Travelers to Brazil should protect themselves from Yellow Fever by getting Yellow Fever vaccine at least 10 days before travel, and preventing mosquito bites.

People who have never been vaccinated against Yellow Fever should avoid traveling to areas of Brazil where Yellow Fever vaccination is recommended.
Travelers going to areas with ongoing outbreaks may consider getting a booster dose of Yellow Fever vaccine if it has been 10 or more years since they were vaccinated.

In response to the outbreak that began in early 2017, the World Health Organization has expanded the list of areas where Yellow Fever vaccination is recommended for international travelers to Brazil to include the following:

  • All of Espirito Santo State
  • All of São Paulo State, including the city of São Paulo and all coastal islands
  • All of Rio de Janeiro State, including the city of Rio de Janeiro and all coastal islands
  • All of Paraná State
  • All of Santa Catarina State
  • All of Rio Grande do Sul State
  • A number of cities in Bahia State

AS THERE IS A SEVERE SHORTAGE OF Yellow Fever VACCINE ACROSS ONTARIO, PLEASE VISIT THE TRAVEL CLINIC AS EARLY AS POSSIBLE BEFORE YOUR TRIP.

Rabies in Malaysia

Five human rabies cases and almost 800 cases of people being bitten by rabid animals have been reported in the Malaysian state of Sarawak. All five people infected with rabies have died.

Rabies is a deadly disease found in the saliva of infected animals. All mammals can get rabies. People usually get rabies from licks, bites, or scratches from infected dogs or other animals.

Rabies affects the nervous system causing brain disease and death. Once symptoms of rabies appear, the disease is nearly always fatal, so prevention is especially important.

Avoid touching all animals, including wild animals and pets. Pets in other countries, such as Malaysia, may not be vaccinated against rabies.

See your local travel clinic to get vaccinated for Rabies before traveling to an area of risk.

Zika virus

Caes of Zika virus have now been reported in many countries in the Caribbean , South and Central America and the Pacific islands.

Travellers to countries in these areas should protect themselves by using mosquito nets and applying insect repellant with D.E.E.T ( at least 22% strength) to exposed areas of skin to prevent mosquito bites.

There is no vaccine or treatment for the Zika virus infection.

Women should avoid becoming pregnant for 2 months after they visit and area with Zika virus.

Men should avoid fathering a child for 6 months after they visit an area with Zika virus.

Chikungunya Fever

There has been an increased number of cases of Chikungunya fever in Brazil and Italy.

Chikungunya fever is spread to people by mosquitoes. The most common symptoms of Chikungunya virus infection are fever and joint pain. Other symptoms may include headache, muscle pain, joint swelling, and rash. Outbreaks have occurred in Africa, Asia, Europe, and the Indian and Pacific Oceans, and on islands in the Caribbean. There is no vaccine to prevent or medicine to treat Chikungunya virus infection. Travelers can protect themselves by using mosquito nets and applying insect repellant with D.E.E.T ( at least 22% strength) to exposed areas of skin to prevent mosquito bites.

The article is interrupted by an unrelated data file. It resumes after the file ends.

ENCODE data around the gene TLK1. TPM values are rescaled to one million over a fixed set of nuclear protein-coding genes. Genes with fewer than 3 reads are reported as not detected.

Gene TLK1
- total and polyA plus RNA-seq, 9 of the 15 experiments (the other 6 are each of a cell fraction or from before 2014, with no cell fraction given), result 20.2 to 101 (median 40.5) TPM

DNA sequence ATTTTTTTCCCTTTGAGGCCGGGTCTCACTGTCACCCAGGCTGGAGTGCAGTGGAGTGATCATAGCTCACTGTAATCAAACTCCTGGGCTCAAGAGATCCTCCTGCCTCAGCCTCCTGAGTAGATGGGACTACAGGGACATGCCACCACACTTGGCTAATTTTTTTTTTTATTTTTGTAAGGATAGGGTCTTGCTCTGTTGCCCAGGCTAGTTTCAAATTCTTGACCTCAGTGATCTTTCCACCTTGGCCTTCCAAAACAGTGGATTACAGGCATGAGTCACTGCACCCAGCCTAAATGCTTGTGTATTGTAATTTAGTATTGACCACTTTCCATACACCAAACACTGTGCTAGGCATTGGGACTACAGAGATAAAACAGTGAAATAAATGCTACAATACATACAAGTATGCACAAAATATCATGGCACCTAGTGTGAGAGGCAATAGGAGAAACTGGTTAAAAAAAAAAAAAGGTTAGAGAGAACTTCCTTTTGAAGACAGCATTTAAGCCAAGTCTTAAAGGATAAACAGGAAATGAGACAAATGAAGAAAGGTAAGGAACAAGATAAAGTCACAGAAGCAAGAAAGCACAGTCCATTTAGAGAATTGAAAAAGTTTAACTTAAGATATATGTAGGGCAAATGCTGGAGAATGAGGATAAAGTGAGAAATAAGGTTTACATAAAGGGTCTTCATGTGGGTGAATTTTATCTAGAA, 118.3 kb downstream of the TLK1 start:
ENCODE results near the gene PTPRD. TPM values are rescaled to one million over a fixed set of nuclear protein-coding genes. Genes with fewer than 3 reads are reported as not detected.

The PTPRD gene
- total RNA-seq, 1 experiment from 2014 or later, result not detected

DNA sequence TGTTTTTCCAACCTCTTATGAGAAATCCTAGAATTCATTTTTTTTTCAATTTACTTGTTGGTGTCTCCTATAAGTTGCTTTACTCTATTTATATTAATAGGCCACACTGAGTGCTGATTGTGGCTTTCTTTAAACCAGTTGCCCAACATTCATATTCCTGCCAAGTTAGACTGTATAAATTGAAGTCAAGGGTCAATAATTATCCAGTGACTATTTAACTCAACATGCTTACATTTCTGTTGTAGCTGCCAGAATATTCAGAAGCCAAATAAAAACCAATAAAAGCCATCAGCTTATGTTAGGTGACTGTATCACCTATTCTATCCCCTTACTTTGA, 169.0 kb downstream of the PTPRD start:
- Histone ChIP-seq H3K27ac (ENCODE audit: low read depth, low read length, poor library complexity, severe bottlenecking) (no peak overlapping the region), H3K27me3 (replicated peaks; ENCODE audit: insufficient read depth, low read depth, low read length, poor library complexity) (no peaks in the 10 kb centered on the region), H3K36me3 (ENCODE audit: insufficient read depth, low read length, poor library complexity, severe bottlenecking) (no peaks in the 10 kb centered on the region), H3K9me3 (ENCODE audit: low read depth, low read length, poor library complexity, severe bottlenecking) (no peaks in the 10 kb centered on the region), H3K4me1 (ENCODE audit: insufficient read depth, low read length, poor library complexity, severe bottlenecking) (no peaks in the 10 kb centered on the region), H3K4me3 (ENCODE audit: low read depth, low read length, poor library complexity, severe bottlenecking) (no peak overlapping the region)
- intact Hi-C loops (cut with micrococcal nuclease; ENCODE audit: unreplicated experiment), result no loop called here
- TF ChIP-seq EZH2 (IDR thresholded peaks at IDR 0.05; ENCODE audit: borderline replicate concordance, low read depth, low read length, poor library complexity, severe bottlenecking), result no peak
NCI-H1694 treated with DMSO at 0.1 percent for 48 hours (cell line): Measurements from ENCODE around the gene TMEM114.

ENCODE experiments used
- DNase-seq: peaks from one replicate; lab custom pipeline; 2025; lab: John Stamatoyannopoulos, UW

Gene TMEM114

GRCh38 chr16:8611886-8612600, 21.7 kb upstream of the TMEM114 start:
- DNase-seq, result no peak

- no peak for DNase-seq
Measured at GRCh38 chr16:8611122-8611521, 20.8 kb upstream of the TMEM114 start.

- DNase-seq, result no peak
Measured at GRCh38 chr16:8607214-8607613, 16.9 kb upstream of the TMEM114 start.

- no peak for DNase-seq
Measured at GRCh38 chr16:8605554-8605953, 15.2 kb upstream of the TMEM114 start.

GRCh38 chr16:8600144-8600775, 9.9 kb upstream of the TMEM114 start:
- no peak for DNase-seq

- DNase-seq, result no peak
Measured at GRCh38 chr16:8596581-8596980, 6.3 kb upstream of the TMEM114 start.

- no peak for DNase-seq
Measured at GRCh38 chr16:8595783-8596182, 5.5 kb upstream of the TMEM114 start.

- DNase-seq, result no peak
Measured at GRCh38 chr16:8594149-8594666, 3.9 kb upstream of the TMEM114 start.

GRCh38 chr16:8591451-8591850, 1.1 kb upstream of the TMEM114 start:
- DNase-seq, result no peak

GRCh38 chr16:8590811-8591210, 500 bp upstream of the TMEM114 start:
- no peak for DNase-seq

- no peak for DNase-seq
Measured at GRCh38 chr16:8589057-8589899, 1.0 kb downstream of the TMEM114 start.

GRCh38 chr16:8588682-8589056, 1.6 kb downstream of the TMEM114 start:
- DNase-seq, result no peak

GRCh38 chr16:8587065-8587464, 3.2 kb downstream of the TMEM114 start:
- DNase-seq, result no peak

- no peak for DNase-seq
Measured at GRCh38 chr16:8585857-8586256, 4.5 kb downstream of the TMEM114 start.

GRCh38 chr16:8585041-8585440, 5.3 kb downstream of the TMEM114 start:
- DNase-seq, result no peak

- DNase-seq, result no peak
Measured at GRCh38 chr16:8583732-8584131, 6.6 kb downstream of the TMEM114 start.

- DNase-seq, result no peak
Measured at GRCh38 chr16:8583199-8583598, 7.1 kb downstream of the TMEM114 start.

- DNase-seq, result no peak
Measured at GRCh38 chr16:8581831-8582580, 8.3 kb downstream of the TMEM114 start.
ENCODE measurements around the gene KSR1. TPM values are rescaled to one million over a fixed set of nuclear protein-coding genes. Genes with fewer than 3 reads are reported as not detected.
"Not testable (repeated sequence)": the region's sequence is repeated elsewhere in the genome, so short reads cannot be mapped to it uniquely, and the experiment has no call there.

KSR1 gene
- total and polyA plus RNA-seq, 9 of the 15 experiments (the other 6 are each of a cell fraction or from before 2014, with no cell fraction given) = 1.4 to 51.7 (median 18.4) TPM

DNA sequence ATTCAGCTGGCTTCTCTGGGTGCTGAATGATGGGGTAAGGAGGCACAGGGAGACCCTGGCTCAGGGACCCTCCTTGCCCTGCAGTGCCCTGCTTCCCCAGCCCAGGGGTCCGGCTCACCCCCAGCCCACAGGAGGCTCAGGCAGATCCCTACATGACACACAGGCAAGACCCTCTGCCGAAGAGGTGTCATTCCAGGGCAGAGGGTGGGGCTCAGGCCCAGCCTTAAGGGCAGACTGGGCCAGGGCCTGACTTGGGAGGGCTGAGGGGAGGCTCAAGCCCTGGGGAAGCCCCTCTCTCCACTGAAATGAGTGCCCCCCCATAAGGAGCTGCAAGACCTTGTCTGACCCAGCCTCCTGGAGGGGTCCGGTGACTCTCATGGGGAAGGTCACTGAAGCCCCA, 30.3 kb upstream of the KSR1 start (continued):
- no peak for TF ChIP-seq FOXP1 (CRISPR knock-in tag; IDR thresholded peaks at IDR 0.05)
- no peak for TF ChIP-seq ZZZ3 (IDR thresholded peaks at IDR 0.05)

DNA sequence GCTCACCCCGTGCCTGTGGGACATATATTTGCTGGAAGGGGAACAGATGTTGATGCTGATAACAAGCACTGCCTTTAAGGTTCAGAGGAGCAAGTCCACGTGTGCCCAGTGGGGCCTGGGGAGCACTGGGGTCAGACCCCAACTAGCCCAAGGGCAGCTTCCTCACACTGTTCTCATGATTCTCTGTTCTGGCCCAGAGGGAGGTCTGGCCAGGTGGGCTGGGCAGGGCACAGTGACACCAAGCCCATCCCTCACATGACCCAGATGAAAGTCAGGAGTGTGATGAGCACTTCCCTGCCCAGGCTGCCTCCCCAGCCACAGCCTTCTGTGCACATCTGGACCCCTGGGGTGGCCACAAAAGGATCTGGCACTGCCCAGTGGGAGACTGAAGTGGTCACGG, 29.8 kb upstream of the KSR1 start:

Vaccine Shortages

Please note that there are currently severe shortages of injectable Typhoid vaccine and Yellow fever vaccine in the province in Ontario.

To ensure your best chances of receiving either of these vaccines if you need them , it is best to visit a travel clinic as early as possible. If the vaccine is not available at the time , your name can be put on a waiting list to receive the vaccine in priority.

Also note that Yellow Fever vaccine is a mandatory requirement for entry to certain countries

Plague in Madagascar

There is currently an outbreak of bubonic plague in widespread areas of Madagascar.

The Plague is a bacterial infection spread through bites by infected fleas. Plague causes high fever, swollen lymph glands and the infection can spread to the lungs

Plague pneumonia ( infection in the lungs) is the only way it that can be directly transmitted from one person to another. Plague can be treated with antibiotics. However, without prompt treatment, plague can cause serious illness or death.

No vaccine is available to prevent plague. But travelers can take steps to prevent plague, and complications of plague can be prevented with antibiotics.

Travelers to Madagascar should use insect repellent that lists protection against fleas on the label and contains at least 25% D.E.E.T. Avoid close contact with sick or dead animals. Avoid close contact with people who are coughing up blood.

Travelers who have had close contact with people with plague pneumonia should immediately contact a doctor. During or after travel to Madagascar, travelers should watch for symptoms of plague. If symptoms do appear, they should seek medical care and inform the provider about their travel to Madagascar. Antibiotics are available to treat the plague.

Polio outbreaks

There have increased number of cases of Polio ( Poliomyelitis reported in the Democratic Republic of Congo, Syria and Nigeria.

Travellers to these areas are urged to receive a booster dose of Polio vaccine ( on top of your child hood doses) prior to departure to these countries. It is also advised that you carry some documentation of proof of vaccination as this may be required prior to your exit from certain countries.